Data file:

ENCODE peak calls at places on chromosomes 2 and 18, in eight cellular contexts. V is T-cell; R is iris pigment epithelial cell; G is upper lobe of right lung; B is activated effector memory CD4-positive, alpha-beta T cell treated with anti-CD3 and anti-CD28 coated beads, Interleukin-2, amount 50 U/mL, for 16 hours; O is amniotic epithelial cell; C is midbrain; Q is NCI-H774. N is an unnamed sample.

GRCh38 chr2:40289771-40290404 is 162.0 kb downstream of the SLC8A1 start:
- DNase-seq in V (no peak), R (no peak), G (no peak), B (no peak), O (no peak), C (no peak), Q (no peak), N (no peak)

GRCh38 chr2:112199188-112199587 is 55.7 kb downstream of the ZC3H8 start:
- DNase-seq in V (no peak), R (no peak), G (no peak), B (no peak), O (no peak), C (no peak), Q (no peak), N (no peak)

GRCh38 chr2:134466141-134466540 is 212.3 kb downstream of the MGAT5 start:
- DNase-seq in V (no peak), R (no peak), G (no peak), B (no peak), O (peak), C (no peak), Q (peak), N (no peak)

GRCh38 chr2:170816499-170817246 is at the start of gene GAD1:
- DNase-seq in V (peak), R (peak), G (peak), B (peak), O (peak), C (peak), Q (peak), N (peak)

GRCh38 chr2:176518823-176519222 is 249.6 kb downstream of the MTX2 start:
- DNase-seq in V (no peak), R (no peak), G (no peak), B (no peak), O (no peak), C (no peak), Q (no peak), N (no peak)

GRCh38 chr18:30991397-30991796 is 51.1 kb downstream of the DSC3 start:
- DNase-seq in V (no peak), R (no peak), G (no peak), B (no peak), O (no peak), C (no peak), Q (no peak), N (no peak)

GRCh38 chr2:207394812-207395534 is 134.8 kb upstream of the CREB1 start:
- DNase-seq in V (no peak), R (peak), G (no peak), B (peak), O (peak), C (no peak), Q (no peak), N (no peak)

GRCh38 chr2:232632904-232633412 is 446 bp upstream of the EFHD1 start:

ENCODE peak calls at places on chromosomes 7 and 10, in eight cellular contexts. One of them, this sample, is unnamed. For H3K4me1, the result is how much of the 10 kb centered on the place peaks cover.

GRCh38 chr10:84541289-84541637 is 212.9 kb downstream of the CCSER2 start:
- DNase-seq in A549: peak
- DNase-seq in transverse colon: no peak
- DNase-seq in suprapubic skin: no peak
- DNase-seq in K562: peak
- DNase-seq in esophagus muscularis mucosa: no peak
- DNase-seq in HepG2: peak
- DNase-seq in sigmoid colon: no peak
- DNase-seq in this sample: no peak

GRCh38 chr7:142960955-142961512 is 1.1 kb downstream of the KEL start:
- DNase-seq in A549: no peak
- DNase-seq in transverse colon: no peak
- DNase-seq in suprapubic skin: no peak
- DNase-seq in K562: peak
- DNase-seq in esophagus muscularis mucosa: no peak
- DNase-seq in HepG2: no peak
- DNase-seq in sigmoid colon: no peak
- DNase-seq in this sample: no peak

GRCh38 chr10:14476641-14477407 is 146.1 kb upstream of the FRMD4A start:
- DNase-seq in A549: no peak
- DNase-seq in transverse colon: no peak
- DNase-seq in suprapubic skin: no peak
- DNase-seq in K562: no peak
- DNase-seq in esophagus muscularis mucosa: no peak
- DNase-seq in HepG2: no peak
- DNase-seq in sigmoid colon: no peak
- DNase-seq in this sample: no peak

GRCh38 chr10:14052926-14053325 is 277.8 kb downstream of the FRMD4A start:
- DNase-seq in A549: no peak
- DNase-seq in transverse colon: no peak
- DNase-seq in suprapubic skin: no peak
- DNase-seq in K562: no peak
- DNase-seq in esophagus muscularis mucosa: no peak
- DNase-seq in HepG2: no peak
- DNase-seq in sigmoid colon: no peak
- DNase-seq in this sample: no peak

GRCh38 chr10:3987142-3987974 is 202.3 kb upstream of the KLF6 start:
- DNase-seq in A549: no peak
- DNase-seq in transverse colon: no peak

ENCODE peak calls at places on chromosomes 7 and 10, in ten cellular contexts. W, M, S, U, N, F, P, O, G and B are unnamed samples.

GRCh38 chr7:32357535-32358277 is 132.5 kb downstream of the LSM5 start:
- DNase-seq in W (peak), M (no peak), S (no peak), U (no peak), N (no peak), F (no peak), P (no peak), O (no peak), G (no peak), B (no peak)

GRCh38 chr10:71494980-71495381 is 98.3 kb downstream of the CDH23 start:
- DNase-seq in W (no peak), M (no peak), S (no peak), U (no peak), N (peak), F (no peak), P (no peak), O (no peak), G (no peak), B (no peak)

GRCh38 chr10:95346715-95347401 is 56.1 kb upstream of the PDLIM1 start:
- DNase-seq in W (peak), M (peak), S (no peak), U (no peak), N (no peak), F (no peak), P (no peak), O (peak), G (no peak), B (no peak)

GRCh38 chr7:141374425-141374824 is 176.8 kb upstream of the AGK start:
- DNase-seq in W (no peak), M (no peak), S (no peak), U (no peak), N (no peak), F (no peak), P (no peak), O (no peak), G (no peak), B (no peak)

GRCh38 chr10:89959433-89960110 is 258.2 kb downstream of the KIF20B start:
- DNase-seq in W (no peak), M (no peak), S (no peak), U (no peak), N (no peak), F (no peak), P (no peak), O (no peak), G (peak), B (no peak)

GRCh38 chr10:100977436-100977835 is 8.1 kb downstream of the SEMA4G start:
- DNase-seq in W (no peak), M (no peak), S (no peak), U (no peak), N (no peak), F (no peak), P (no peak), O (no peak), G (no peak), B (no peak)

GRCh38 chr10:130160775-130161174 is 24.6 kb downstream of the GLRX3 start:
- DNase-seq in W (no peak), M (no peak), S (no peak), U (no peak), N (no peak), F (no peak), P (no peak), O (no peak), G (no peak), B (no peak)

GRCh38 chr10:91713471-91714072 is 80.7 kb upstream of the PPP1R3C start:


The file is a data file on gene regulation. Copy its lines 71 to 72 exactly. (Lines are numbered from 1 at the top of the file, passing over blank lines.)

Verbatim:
- DNase-seq in W (no peak), M (no peak), S (no peak), U (no peak), N (no peak), F (no peak), P (no peak), O (no peak), G (no peak), B (no peak)

GRCh38 chr10:91713471-91714072 is 80.7 kb upstream of the PPP1R3C start: